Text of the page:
14. ^ Āraṇyaka. NG 1915, 382-401= Kleine Schriften 1967, 419-438
  15. ^ Schroeder, Die Tübinger Handschriften..., Vienna Academy 1898
  16. ^ ed. Michael Witzel, Kaṭha Āraṇyaka, Critical Edition with a translation into German and an introduction. Cambridge: Harvard Oriental Series 2004.
  17. ^ Annette Wilke; Oliver Moebus (2011). Sound and Communication: An Aesthetic Cultural History of Sanskrit Hinduism. Walter de Gruyter. p. 399. ISBN 978-3-11-018159-3.
  18. ^ Brahmana 3.10–12; Aranyaka 1–2. In a South Indian recension, the 8 Kathaka chapters are not part of the Brahmana and Aranyaka but form a separate collection.
  19. ^ Keith (1914), p. xxviii.
  20. ^ a b Die Tübinger Kaṭha-Handschriften und ihre Beziehung zum Taittirīya-Āraṇyaka, Sitzungsberichte der Kaiserlichen Akademie der Wissenschaften, philosophisch-historische Klasse 137.4. Wien
  21. ^ M. Witzel, The Katha Aranyaka, Harvard Oriental Series 2004




  • Vaidik Sahitya aur Samskriti ka swarup (in Hindi) by Om Prakash Pande. Vishwa Prakashan (A unit of Wylie Eastern) 1994, New Delhi .ISBN 81-7328-037-1
  • Aitareya Aranyaka – English Translation by A. B. Keith, London 1909
    • Arthur Berriedale Keith, The Aitareya Aranyaka: Edited from the manuscripts in the India Office and the Library of the Royal Asiatic Society with introduction, translation, notes, ... unpublished of the Sankhayana Aranyaka, Eastern Book Linkers (1995) ISBN 81-86339-14-0
  • Aitareya Aranyaka – A Study . Dr. Suman Sharma. Eastern Book Linkers. New Delhi 1981
  • Taittiriya Aranyaka, with Sayana Bhashya . Anandashram, Pune 1926.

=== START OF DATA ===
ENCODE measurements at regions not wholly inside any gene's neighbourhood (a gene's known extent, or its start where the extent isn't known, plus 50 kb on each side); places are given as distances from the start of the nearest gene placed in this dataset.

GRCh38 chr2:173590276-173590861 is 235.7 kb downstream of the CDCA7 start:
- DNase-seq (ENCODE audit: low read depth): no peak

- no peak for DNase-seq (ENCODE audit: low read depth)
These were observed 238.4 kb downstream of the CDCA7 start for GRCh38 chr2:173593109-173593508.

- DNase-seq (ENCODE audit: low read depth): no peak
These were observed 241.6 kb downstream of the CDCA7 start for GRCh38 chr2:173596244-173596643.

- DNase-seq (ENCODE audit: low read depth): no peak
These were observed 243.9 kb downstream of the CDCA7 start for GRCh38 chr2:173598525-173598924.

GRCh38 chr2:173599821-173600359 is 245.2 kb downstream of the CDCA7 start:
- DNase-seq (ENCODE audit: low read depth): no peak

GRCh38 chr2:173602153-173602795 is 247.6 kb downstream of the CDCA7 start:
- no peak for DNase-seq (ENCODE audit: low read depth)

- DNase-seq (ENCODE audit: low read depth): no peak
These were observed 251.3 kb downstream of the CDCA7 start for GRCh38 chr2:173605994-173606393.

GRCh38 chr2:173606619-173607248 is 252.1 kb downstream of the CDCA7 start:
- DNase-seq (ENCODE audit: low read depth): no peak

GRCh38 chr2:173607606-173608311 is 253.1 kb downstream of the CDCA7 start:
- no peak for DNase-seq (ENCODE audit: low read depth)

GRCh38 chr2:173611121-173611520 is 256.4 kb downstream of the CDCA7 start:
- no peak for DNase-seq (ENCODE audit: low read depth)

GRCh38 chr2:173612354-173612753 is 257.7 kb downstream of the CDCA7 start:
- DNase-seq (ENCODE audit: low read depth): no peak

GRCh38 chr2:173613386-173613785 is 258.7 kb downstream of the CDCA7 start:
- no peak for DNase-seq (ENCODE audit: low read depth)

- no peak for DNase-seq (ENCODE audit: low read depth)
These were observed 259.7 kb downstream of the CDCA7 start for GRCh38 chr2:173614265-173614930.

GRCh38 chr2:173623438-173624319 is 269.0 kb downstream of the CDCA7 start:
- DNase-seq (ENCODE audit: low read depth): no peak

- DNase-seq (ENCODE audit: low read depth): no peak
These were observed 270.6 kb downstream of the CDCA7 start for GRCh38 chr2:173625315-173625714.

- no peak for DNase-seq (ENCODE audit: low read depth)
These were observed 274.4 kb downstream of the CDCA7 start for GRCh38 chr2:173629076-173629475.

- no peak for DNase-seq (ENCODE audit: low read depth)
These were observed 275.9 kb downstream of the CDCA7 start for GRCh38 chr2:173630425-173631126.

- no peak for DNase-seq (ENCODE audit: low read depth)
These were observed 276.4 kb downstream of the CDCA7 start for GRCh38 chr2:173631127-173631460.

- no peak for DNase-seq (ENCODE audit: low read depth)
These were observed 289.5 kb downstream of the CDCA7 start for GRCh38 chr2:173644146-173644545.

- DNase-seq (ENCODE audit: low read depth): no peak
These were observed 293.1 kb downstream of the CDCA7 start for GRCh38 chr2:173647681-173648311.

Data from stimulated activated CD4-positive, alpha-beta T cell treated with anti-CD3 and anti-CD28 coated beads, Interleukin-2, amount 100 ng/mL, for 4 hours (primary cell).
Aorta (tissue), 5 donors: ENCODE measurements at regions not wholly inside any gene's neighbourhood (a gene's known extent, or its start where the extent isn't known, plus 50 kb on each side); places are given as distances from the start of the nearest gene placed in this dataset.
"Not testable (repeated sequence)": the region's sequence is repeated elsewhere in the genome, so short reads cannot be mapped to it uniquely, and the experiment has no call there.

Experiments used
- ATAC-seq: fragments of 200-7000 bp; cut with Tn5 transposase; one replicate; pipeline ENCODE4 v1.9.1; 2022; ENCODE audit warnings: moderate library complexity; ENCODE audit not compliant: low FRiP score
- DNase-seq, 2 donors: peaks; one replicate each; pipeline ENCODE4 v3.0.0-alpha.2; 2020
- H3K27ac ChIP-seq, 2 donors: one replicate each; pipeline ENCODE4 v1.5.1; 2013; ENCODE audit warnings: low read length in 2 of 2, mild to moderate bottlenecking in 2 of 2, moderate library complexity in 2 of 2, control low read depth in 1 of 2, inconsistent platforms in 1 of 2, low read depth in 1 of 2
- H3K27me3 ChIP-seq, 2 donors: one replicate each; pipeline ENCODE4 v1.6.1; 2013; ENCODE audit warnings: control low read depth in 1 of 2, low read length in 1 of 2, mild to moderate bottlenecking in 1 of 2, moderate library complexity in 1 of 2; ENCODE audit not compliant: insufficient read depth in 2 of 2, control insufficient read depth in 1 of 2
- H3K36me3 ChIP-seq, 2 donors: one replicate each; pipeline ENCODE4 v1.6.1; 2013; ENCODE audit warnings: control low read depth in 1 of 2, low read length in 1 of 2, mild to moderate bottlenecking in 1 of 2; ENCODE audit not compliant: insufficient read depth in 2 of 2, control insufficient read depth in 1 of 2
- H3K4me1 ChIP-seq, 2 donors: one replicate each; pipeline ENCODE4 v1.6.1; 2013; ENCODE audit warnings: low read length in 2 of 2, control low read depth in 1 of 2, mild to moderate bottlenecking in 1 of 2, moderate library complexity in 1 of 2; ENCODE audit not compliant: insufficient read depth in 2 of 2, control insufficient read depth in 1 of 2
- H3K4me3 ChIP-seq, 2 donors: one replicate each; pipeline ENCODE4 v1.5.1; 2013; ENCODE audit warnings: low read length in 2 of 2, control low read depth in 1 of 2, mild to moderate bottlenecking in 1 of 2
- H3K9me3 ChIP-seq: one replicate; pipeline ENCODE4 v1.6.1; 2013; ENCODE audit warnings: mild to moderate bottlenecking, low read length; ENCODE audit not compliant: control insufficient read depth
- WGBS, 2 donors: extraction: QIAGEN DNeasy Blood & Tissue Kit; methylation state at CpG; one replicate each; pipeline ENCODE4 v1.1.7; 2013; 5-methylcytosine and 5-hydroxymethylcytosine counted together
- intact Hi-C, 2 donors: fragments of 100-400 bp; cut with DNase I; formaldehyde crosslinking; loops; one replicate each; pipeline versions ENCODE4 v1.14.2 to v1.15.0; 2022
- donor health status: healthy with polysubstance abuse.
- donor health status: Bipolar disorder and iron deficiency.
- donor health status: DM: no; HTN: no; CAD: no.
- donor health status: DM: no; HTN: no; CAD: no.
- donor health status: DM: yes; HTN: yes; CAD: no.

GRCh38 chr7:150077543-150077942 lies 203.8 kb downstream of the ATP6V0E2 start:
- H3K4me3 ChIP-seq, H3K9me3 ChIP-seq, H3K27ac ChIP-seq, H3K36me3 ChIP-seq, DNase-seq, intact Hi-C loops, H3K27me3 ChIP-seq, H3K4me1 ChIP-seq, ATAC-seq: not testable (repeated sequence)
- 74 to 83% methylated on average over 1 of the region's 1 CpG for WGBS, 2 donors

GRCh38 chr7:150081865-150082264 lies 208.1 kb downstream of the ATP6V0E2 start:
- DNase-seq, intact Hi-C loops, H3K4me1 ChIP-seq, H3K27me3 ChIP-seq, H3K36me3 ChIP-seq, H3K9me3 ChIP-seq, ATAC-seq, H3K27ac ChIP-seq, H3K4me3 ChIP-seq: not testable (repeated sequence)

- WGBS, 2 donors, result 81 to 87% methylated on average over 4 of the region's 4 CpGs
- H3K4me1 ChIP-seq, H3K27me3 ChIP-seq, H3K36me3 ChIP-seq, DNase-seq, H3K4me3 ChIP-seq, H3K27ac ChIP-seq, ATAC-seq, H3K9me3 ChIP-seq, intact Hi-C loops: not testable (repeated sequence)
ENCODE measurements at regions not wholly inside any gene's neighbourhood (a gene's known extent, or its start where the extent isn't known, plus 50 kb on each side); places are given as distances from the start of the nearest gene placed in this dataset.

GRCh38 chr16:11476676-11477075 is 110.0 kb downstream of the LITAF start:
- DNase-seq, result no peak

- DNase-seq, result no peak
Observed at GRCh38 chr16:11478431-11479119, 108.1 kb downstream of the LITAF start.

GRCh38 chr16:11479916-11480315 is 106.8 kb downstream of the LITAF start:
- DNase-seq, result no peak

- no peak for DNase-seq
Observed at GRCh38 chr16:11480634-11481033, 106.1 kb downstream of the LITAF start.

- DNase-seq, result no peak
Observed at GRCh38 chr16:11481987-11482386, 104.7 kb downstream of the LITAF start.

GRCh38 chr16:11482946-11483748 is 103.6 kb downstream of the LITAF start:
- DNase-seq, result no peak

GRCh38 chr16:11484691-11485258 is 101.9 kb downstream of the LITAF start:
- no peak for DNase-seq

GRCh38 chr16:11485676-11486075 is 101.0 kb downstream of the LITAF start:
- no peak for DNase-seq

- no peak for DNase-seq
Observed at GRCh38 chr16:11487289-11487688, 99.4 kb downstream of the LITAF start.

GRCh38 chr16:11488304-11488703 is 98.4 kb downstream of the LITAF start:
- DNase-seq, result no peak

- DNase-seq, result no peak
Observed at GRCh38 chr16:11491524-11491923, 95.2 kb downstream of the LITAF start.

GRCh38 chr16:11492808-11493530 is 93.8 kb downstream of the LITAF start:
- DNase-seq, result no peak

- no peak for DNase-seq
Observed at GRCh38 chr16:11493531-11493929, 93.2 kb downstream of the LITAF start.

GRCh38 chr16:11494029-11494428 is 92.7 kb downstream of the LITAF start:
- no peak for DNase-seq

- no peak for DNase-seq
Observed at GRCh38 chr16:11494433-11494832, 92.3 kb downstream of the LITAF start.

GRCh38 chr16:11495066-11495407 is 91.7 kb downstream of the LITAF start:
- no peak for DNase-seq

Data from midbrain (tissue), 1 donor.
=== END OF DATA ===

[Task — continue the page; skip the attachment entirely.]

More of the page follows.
• B.D. Dhawan. Mysticism and Symbolism in Aitareya and Taittiriya Aranyakas, South Asia Books (1989), ISBN 81-212-0094-6
  • Charles Malamoud, Svādhyāya : récitation personelle du Veda Taittirīya-Āranyaka livre II : texte; traduit et commenté par Charles Malamoud. Paris : Institut de civilisation indienne, 1977
  • Houben, Jan. The Pravargya Brāhmaṇa of the Taittirīya Āraṇyaka : an ancient commentary on the Pravargya ritual; introduction, translation, and notes by Jan E.M. Houben. Delhi : Motilal Banarsidass Publishers, 1991.
  • Michael Witzel, Katha Aranyaka : Critical Edition with a Translation into German and an Introduction, Harvard Oriental Series, Harvard Department of Sanskrit and Indian Studies (2005) ISBN 0-674-01806-0 (in German)
  • Bhagyalata A. Pataskar, The Kaṭhakāraṇyakam (With text in Devanāgarī, Introduction and translation. New Delhi: Adarsha Sanskrit Shodha Samstha / Vaidika Samshodhana Mandala, 2009.

Further reading

  • Jan Gonda (1975), A History of Indian Literature: Volume 1, Vedic Literature: Saṃhitās and Brāhmaṇas, Otto Harrassowitz Verlag, ISBN 978-3447016032, "Chapter IX: The Āraṇyakas".
  • Rajendralal Mitra, ed. (1872). The Taittiriya Aranyaka. Baptist Mission Press.
  • W. Caland, ed. (1907). Baudhayana Srauta Sutra. Asiatic Society.
  • Vedic Hinduism Jamison and Witzel (1992), Harvard University (Discusses Vedic literature (including Aranyakas), its history, timeline, diversity and difficulty in translations, and the variation in versions of discovered manuscripts in different parts of India)